Source: Comrade JG, Facebook, 16 April 2022. Translated by the Russian Reader with the kind permission of the author, who wishes to remain anonymous.
March 19, 2018
I was riding tonight in a taxi driven by someone with a surprising name: Nasimjon. I was watching Solovyov’s show on my telephone. His guests were voicing the warmest feelings of devotion to the winner of the race.
“He got so many votes not because he had the administrative resource behind him, but because people love and respect him,” said Andrei Maximov, presenter of the program Duty Officer for the Country.
My [sic] Nasimjon was silently listening to this splendor with me. At some point, moved by the emotions of the people speaking, he voiced his own.
“I was so scared today.”
“What was wrong?”
“I typed the question, ‘How much did Putin get in Moscow?’ into Yandex. The answer I got was eleven percent for him, and seventy-three percent for Grudinin. I was frightened.”
“What’s wrong with that?”
“Because the situation in the world is such that where would be without Putin? Look what’s going on around us: England and America again. Who else can deal with them?”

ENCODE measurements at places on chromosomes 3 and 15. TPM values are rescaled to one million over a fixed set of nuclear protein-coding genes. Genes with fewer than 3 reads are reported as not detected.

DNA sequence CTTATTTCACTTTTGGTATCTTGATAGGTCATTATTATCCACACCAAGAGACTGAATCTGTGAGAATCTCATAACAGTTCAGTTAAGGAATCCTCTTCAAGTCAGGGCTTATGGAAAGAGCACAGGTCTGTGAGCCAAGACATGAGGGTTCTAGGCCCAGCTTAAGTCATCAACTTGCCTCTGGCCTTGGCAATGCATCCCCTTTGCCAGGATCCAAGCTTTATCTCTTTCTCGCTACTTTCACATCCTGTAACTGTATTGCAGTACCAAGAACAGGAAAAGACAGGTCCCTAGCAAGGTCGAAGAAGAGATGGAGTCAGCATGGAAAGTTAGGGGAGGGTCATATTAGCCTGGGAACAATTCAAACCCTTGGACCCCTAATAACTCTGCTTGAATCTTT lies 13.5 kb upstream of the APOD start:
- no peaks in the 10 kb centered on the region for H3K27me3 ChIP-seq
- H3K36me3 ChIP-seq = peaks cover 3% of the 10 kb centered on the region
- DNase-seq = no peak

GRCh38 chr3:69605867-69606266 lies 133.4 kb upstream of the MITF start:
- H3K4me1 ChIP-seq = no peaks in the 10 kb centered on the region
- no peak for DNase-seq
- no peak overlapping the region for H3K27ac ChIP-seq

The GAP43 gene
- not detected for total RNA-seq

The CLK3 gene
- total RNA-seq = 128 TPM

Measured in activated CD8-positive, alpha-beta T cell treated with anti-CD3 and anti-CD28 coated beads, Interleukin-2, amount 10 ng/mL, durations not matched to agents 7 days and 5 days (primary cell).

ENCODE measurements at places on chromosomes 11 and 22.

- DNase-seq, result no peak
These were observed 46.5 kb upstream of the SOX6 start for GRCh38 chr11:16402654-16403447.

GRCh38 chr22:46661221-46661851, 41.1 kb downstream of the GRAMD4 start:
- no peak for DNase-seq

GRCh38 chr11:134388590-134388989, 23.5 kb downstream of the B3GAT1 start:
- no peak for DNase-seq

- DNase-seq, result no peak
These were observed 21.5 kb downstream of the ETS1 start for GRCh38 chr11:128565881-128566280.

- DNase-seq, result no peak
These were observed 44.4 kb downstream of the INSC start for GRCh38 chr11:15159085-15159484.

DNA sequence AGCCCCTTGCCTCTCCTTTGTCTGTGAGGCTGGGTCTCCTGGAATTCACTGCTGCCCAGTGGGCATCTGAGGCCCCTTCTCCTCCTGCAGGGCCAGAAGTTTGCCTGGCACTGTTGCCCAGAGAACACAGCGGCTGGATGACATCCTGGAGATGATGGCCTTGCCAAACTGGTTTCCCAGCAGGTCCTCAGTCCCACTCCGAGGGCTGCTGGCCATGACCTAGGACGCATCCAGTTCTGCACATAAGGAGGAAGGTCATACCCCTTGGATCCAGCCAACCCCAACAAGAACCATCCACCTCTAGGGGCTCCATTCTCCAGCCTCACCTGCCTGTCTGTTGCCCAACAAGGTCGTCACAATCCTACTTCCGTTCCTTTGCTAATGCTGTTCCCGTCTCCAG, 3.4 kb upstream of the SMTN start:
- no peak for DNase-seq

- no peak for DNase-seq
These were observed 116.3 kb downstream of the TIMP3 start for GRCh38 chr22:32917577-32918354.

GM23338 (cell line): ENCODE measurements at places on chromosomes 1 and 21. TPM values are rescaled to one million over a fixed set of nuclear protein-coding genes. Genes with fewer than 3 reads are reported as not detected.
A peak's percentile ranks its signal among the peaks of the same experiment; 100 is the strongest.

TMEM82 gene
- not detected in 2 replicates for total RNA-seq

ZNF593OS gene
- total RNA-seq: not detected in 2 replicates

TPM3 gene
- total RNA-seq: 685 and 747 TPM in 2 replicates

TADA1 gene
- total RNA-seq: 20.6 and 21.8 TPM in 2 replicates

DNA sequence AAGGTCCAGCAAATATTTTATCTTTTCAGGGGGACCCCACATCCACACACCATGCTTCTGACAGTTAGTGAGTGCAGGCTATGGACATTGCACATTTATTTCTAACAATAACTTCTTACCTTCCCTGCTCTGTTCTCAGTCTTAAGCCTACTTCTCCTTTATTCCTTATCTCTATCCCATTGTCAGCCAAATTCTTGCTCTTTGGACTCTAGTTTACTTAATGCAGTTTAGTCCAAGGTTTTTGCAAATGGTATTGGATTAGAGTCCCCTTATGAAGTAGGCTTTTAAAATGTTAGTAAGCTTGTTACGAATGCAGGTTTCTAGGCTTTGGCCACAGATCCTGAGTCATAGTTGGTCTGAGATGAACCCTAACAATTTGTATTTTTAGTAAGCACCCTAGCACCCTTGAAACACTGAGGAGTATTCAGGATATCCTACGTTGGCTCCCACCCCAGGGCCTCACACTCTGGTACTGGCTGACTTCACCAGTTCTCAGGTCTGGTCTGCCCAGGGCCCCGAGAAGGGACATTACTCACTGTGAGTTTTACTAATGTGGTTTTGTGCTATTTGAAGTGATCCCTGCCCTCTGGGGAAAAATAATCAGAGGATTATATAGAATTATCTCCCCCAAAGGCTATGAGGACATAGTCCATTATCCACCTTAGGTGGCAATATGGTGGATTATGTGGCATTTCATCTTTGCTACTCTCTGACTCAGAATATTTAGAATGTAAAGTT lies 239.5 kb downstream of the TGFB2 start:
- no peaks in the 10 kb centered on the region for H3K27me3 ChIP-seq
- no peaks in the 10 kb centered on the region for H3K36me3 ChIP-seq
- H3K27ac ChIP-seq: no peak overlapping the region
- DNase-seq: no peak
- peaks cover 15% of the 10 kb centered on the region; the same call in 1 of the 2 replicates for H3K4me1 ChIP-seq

“Why do we need to deal with America?”
“They dream of ripping us to shreds. They kill everybody. They occupy everybody and kill them.”
“Who have they killed?”
“Iraq, Afghanistan. They organized the coup in Ukraine.”
“Did you hear that on TV?”
“No, my passengers told me. Plus, the Americans think everyone else is stupid.”
“Who told you that?”
“My Armenian friend. He’s lived in America for twenty years. He says that in the textbooks over there it’s written that Americans are smart, and everyone else is stupid. But Putin has made everyone fear us.”
“That’s a good thing?”
“Maybe it would be better if we were respected and liked?”
“It doesn’t work that way with the Americans. We have to make them fear us.”
“So, how did this thing with Putin end? You believed the figures were real?”
“Yes, I did, and that’s why I got scared. But then I turned on Business FM Radio, and it turned out it was the other way around, that Putin had seventy-three percent, and Grudinin, eleven percent. So now everything here is going to be fine.”